A Week In Montreal, QC, On Employment Insurance

Occupation: Unemployed Journalist

Industry: Media

Age: 31

Location: Montreal, QC

Employment Insurance Amount (2x/month): $988 (I was making $55,000 until my contract ended recently.)

Net Worth: About $24,000 (I have $23,018 in an RRSP, $322 in my savings account, and an old car I could sell for parts.)

Debt: $0

Pronouns: She/Her

Monthly Expenses
Rent: $650 (This is for a one-bedroom apartment.)
Hydro: $86
Renter’s Insurance: $37
Phone: $41
Internet: $51
Gym: $28.65
Google Storage: $3.07
Netflix: $0 (I’m piggybacking on my boyfriend’s family account.)

Annual Expenses
Car Insurance: $416

Was there an expectation for you to attend higher education? Did you participate in any form of higher education? If yes, how did you pay for it?
My parents wanted me to have an undergraduate degree but were very open to me studying what I wanted, which helped because I have a bachelor of fine arts in theatre — not the most lucrative choice. I also completed a graduate certificate in political communication, then a master’s in journalism. My mom paid for my school fees during undergrad, but I paid for my graduate studies. I was also on the Quebec loans and bursary program for my five years of university, and I racked up a debt of $26,000. I finished paying off the balance two years ago using part of my inheritance money (my mother passed away in 2015) and by saving up consistently every time I had a job.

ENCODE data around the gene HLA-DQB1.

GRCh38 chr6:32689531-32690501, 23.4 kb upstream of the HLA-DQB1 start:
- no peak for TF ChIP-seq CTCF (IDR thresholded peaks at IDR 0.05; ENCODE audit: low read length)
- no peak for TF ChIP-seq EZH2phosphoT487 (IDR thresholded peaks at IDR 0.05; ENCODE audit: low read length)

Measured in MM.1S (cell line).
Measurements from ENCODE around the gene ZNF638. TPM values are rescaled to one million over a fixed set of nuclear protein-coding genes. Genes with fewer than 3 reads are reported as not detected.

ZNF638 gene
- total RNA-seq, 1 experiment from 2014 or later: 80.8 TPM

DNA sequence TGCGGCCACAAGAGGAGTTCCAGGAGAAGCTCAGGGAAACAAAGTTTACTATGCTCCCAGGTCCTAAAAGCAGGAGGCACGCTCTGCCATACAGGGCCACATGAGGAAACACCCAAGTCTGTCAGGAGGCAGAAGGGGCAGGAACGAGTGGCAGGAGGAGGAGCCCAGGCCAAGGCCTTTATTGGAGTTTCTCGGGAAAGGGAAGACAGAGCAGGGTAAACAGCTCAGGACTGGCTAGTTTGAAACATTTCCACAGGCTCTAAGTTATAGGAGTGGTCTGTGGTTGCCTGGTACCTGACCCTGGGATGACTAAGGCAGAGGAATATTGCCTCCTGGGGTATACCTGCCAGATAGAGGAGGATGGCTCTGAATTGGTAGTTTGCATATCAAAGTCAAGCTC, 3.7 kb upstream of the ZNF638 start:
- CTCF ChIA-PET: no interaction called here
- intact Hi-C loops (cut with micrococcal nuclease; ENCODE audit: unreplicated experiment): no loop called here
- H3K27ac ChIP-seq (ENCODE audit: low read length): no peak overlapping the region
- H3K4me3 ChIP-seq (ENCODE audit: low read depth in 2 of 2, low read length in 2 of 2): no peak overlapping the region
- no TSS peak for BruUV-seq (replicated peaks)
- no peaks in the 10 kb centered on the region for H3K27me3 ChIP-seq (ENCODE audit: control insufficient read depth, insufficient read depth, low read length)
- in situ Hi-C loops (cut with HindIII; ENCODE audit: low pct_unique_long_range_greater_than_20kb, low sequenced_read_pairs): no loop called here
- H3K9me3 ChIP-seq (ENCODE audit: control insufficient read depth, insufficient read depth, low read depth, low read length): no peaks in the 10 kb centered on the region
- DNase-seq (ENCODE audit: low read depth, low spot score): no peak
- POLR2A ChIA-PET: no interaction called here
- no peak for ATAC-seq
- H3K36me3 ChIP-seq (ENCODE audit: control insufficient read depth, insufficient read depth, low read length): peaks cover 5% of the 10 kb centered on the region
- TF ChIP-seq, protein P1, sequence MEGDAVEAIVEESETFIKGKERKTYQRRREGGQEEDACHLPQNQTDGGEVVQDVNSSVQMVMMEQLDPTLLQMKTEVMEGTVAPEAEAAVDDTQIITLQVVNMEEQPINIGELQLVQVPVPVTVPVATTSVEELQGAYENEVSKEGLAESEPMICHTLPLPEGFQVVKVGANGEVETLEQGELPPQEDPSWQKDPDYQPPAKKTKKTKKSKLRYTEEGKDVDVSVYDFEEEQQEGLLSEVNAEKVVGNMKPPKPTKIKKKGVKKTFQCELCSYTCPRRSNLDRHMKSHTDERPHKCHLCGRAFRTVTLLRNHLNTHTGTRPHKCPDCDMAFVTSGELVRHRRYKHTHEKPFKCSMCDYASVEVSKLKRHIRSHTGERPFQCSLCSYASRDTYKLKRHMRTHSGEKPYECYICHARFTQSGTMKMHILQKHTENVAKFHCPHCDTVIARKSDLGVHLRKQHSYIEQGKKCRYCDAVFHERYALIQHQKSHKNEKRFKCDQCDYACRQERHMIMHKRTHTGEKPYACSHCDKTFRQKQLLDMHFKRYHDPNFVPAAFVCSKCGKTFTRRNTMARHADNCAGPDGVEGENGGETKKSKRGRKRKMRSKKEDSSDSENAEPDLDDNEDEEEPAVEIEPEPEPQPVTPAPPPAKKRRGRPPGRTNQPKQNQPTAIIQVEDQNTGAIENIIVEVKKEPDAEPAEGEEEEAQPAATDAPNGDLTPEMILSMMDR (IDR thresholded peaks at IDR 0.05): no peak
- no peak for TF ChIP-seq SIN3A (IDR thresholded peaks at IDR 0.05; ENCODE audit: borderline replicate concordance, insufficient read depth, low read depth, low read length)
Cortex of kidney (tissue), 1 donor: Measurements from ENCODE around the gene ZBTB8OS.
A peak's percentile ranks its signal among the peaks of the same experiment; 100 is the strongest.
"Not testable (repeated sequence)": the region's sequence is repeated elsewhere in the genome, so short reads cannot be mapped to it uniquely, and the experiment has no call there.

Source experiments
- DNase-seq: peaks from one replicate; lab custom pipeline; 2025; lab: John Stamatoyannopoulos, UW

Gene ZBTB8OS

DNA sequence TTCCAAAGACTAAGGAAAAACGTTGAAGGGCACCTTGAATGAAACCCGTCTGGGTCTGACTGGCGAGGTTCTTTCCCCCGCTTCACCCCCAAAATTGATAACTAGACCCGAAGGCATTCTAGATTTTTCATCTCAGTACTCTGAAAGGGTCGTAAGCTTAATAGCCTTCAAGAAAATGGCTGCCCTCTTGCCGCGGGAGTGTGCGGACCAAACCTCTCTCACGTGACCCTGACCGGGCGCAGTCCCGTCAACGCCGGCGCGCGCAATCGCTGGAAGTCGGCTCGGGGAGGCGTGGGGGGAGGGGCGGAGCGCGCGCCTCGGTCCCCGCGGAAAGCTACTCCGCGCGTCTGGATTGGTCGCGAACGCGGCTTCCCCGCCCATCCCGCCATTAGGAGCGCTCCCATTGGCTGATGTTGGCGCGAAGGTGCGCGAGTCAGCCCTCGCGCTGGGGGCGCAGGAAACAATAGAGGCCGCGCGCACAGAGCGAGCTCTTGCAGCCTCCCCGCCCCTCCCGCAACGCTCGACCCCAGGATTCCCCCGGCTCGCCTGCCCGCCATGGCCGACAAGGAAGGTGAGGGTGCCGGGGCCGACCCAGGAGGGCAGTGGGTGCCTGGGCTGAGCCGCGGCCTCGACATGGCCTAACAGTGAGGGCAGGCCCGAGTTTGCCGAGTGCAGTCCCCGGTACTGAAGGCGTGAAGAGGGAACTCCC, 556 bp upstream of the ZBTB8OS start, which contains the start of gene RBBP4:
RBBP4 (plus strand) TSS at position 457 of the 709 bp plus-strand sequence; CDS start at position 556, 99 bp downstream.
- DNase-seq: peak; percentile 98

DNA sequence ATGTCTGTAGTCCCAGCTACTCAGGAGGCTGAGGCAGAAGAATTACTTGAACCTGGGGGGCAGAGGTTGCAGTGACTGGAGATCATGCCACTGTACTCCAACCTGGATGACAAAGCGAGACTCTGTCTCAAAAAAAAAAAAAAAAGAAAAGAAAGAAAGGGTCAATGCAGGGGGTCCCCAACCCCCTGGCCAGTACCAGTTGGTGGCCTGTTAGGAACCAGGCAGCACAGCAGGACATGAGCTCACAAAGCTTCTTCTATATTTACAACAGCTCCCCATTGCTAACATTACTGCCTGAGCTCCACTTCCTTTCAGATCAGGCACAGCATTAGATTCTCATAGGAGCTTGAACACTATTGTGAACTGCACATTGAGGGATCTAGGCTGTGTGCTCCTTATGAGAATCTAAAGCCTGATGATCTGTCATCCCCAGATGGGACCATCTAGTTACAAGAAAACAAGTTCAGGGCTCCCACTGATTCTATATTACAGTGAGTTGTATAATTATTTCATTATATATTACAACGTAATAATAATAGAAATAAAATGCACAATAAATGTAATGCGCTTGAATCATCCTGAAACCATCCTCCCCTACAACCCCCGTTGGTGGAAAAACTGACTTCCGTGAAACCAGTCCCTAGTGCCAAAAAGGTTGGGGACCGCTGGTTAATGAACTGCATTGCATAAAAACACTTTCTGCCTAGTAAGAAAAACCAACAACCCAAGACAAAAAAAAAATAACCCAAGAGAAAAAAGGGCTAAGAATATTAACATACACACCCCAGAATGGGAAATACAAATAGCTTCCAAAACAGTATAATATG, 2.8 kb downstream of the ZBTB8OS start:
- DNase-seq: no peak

Growing up, what kind of conversations did you have about money? Did your parent/guardian(s) educate you about finances?
My mom was better with money than my dad. She taught me that it’s important to budget and track your spending and that money goes away quickly. That said, she also liked to indulge: we loved going to museums and restaurants and on trips around the province. My dad has a negative, twisted relationship with money, and it’s been a source of stress for a while. When I was a kid and would ask for something, he would always reply with ”I don’t have money,” and he has always been cheap. Nowadays, we split the bill if we go to a restaurant or buy anything together, like groceries or gas.

What was your first job and why did you get it?
I worked as a summer camp counselor in 2006, when I was 17. It taught me about hard work, patience, and how you can save money easily when you have free room and board.

Did you worry about money growing up?
I come from a low-income family and was an only child. My parents could afford to put me through swimming and piano lessons, but I was aware that money was scarce and that it was a stressor. I remember going to my friends’ places and seeing that their parents could afford activities, like skiing or tennis, and that they had access to things we didn’t, like private schools.

Do you worry about money now?
Yes. My budget is especially tight since being on employment insurance. My best friend forced me to use a Google spreadsheet she created to make a budget. It has made me much more conscientious about my spending and helped me to make better choices. I’m happy not to be working right now, but I miss saving and being able to buy a few extras, like new clothes or gifts for people.

At what age did you become financially responsible for yourself and do you have a financial safety net?
I left home really young, at 17. My mom gave me a bit of money when I moved to the U.K. at 19 and paid for my undergraduate degree. Otherwise, I’ve always paid for everything myself. My RRSP is my financial safety net, but I want to keep saving in order to build a house in the country with my dad. The land is paid for, but we only have a trailer to sleep in for now.

Do you or have you ever received passive or inherited income? If yes, please explain.
I received $35,000 when my mother passed away.

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